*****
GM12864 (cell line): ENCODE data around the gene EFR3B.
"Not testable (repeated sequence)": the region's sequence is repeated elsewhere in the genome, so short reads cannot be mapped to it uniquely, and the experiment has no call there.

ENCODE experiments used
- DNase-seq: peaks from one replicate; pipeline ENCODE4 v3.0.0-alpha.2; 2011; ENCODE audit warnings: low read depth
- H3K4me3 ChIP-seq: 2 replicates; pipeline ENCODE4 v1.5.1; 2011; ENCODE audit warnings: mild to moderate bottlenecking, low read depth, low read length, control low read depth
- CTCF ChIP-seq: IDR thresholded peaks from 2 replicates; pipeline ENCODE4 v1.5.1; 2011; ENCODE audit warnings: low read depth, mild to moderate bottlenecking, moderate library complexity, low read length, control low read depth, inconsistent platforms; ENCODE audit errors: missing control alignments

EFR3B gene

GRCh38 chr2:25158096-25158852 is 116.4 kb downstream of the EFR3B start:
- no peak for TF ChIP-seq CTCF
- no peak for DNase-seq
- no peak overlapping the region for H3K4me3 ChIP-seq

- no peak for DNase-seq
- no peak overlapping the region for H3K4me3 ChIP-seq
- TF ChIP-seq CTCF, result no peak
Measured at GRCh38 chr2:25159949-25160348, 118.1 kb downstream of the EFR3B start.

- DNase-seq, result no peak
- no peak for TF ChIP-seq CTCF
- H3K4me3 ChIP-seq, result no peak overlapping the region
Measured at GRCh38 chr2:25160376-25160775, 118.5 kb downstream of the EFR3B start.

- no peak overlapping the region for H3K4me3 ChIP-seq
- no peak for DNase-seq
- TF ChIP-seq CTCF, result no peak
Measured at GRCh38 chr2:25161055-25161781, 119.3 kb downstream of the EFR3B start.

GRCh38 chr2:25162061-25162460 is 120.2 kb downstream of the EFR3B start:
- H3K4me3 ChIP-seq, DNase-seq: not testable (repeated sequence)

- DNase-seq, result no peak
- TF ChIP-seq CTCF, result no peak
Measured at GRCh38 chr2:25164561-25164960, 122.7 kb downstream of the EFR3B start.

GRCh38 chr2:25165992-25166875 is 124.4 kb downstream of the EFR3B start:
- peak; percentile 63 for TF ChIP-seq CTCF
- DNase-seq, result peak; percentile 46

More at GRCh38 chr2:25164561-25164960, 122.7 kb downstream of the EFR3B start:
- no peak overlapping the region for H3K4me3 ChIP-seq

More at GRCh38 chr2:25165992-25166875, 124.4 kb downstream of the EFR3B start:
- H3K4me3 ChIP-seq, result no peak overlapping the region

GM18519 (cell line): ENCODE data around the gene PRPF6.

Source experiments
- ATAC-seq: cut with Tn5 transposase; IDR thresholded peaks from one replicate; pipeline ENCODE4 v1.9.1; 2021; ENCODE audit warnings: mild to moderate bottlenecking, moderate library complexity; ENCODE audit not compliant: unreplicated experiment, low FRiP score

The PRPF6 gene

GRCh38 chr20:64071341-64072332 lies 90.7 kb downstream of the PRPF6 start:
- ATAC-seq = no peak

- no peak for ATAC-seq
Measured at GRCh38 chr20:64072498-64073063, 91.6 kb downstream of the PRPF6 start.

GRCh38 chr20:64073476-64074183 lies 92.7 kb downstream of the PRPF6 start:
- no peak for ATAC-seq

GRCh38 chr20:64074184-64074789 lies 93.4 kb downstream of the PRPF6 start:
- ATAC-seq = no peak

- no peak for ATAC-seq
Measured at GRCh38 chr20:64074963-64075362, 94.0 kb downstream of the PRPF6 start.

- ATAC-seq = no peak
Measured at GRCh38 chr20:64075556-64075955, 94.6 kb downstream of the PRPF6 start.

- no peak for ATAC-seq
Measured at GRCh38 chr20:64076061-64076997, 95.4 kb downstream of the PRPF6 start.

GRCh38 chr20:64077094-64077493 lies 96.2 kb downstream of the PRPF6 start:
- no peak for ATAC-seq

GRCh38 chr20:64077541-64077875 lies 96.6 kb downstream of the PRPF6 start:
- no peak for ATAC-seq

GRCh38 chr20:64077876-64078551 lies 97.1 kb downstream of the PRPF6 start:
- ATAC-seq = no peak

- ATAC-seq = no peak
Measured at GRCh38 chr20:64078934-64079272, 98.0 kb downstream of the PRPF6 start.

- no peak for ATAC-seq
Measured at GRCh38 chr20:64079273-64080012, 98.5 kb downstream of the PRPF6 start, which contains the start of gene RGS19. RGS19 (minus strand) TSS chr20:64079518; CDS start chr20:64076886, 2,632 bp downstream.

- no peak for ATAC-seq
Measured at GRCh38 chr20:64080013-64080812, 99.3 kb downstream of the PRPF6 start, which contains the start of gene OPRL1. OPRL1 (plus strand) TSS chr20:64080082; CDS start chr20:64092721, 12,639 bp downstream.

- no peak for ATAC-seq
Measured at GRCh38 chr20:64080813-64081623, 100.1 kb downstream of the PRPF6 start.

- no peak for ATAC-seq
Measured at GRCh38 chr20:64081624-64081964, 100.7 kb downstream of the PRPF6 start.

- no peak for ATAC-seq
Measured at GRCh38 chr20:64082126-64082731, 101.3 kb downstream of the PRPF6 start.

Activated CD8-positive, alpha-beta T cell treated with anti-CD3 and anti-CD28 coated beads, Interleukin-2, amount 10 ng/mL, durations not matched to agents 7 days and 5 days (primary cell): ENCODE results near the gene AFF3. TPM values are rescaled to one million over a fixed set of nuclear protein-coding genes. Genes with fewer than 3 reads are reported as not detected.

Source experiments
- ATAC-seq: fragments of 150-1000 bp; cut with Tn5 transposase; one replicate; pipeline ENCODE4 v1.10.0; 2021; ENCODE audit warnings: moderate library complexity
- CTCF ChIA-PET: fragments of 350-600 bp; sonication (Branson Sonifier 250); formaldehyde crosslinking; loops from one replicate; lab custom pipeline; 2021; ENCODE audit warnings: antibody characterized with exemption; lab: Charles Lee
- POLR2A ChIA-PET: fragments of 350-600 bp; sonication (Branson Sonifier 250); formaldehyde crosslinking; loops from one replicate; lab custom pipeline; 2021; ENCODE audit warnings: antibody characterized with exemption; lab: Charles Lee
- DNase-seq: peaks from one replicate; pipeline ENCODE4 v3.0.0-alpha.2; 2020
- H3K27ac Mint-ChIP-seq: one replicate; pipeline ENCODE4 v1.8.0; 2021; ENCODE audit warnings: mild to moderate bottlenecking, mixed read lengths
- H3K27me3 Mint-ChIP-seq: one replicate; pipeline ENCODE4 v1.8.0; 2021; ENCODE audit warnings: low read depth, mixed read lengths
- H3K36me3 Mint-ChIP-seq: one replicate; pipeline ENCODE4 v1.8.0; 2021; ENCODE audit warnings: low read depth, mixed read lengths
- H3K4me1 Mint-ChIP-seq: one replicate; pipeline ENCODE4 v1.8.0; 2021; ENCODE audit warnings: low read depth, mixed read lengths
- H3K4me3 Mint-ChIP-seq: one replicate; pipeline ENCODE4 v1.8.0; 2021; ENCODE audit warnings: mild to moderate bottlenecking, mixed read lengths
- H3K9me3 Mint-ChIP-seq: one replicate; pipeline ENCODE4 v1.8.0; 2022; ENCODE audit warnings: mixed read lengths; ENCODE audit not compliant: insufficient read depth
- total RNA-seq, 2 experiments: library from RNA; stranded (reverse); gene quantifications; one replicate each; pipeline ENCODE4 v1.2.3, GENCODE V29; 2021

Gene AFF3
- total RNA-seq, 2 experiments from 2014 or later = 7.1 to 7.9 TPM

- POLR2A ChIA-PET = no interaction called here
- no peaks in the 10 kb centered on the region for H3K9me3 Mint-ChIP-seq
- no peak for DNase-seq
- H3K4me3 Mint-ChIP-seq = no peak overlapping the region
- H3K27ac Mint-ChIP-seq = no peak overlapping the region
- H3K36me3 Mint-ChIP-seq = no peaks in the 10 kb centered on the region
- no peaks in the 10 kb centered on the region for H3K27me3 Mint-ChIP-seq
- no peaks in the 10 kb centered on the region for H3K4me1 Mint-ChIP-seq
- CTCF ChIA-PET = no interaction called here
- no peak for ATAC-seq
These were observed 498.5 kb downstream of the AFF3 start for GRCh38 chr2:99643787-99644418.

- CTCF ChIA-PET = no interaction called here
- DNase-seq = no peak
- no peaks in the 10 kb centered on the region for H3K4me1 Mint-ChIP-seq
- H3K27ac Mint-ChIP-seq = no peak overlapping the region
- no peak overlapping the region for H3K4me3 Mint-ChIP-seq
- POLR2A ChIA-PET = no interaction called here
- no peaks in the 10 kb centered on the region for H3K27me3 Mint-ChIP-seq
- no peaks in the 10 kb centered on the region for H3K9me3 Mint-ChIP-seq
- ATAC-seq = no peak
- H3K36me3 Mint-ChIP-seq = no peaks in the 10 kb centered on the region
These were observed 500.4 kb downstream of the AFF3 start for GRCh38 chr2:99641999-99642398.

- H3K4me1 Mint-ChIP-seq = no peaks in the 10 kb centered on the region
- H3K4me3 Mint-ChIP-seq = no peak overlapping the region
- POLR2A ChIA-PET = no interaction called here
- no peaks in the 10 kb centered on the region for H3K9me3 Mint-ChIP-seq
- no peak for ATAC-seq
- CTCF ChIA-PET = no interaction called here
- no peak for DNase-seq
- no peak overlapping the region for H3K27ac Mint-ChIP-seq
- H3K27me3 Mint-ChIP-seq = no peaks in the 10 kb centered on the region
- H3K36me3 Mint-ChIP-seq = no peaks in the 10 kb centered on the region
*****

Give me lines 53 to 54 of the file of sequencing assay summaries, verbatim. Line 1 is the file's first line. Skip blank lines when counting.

Measured at GRCh38 chr20:64076061-64076997, 95.4 kb downstream of the PRPF6 start.

GRCh38 chr20:64077094-64077493 lies 96.2 kb downstream of the PRPF6 start: